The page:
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I was watching an episode of Shirobako. I love how the anime gives you a slight in-depth view on the production process. However, something I can't get my mind around is those few segments that involve CGI (in anime in general) with the interaction of traditional 2D animation such as stationary or moving objects.

In the episode, a scene in Exodus where the girls rides a jeep while avoiding explosion was shown in key animations/"genga": http://sakuga.yshi.org/post/show/10903.

As you can see, the 3D bike and characters basically move together on a plane. Could it be that the bike is animated frame by frame in traditional animation somehow? Or the other way around? Or could it be more technical than those?

  • Clarification: are you asking how the bike was specifically animated in Exodus/Shirobako, or are you asking how 3D and 2D animation are integrated for anime in general? (I imagine the answer could be different for Shirobako because of how they're animating the animation process itself.) – senshin Jan 27 '15 at 20:50
  • My question is how the bike was specifically animated in Exodus/Shirobako to put it in short terms. That can answer all my questions abut 3D and 2D integration anyway. So yes. – Brian Chin Jan 27 '15 at 20:55
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    i'm so confuused – ton.yeung Jan 27 '15 at 20:55
  • i'm no expert, but its pretty trivial to add 2d resources to 3d animation at specific key frames, I'm thinking director/flash/maya, you might want to ask in blender, too, the reverse is also true, you can cut frames from a 3d render and piece it together in the 2d sequence, which is what it looks like to me – ton.yeung Jan 27 '15 at 20:58
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The bike can be animated in a 3D model editor application and overlayed upon the ready 2D frames. It doesn't really matter which application both come from, since they can all export frames to static images. 3D editors have motion direction, of course, or else we would not see much 3D movies. And you can not add anything else aside from the main 3D mesh with applied texture, so that the background will be transparent upon frame export. You know how they have those "layers" in Photoshop? Well, that is it. One of them comes from 2D app, the other from 3D. Nothing special.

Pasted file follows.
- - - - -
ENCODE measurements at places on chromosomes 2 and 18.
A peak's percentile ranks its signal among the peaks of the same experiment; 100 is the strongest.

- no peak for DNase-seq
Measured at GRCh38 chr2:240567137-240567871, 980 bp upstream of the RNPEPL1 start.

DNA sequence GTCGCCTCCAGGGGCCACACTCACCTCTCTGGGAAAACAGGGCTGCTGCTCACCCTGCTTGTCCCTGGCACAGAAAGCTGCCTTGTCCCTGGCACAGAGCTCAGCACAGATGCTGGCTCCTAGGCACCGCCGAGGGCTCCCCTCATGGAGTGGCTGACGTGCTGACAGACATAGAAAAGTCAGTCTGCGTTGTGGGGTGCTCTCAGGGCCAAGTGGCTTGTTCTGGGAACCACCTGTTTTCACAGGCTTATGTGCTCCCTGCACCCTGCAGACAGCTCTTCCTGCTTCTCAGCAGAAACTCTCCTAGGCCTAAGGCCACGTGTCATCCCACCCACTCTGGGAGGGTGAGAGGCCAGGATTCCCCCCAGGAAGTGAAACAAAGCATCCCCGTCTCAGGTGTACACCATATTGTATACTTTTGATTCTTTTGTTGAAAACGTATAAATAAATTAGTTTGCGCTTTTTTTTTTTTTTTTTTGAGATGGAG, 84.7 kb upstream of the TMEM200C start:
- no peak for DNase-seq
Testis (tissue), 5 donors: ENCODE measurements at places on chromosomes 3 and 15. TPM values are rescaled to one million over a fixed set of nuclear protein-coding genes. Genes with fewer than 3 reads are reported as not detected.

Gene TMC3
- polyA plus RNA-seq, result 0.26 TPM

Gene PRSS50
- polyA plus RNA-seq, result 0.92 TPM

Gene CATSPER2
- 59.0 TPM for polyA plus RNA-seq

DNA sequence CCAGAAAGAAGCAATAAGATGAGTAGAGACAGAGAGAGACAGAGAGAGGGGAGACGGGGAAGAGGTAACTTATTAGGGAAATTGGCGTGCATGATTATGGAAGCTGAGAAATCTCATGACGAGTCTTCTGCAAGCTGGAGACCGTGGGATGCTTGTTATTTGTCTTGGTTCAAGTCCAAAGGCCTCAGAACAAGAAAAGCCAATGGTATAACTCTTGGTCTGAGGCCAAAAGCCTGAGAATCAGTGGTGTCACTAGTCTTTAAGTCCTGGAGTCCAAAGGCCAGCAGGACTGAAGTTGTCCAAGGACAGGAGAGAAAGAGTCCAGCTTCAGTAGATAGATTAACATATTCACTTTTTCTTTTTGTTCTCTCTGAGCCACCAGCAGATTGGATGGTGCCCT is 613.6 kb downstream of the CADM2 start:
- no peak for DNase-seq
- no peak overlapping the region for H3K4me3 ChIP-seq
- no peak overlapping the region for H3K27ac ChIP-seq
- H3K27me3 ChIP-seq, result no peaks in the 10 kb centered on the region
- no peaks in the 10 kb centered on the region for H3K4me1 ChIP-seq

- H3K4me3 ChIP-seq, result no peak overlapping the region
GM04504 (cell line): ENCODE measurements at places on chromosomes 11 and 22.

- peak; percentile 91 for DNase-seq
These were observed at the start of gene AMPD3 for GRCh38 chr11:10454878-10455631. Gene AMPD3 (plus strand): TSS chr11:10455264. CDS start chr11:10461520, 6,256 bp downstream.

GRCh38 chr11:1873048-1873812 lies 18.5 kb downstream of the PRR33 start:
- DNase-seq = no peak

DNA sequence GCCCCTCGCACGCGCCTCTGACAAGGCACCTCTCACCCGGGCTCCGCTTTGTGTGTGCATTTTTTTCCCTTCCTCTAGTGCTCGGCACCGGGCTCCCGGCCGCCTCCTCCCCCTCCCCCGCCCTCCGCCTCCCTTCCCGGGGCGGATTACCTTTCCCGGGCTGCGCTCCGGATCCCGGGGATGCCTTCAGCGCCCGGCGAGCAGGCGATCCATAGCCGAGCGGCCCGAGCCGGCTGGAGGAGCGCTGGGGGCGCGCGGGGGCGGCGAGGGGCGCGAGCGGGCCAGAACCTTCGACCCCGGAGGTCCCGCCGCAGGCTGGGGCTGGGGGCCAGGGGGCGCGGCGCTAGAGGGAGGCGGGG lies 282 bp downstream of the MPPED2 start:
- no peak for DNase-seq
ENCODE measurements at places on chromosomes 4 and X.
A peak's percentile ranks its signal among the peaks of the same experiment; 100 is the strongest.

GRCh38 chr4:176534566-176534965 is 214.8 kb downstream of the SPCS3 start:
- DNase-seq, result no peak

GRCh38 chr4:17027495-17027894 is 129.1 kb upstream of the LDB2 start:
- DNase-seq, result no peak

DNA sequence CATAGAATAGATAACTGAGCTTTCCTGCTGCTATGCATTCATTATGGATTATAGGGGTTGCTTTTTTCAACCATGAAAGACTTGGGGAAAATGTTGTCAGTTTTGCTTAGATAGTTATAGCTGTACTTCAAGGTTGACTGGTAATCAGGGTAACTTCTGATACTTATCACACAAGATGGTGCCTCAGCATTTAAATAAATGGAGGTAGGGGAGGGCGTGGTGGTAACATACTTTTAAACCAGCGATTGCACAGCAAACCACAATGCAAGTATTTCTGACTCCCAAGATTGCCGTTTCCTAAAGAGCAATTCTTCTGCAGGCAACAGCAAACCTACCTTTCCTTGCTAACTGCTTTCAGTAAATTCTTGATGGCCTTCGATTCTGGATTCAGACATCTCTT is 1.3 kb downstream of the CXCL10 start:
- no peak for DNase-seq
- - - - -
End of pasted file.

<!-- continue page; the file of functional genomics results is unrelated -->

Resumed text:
Images taken from this Autodesk 3ds Max™ tutorial showing how not much of a rocket science it is to create 3D scenes with transparency (click images for full resolution):

The image with transparent background and white shadow with gradual transparency changing, after exporting from a 3D editor, can be imported into a 2D editor (such as Adobe Photoshop) and be laid over some colored rectangles like this:

We also have sites like GraphicDesign on StackExchange Questions and Answers sites network that ask questions on similar topics with such illustrations:

You say "traditional animation", but that really means collaging paper elements on a table, taking a shot of the scene and later on gluing together the resulting frames into a cinema roll. You must want to know about the modern day way, so that is what I described above.

Older animation techniques require the use of celluloid sheets, which are transparent sheets of plastic, to make the things simple. Are you familiar with the term cel-shading? Well, this is where the modern day 3D animation technique comes from − the older days method of drawing the outline of objects on a cel sheet. It goes something like this: You draw the black outline and the fill inside areas with colored paint. Then you place it above the scene image and move around or swap for other cels with different character poses.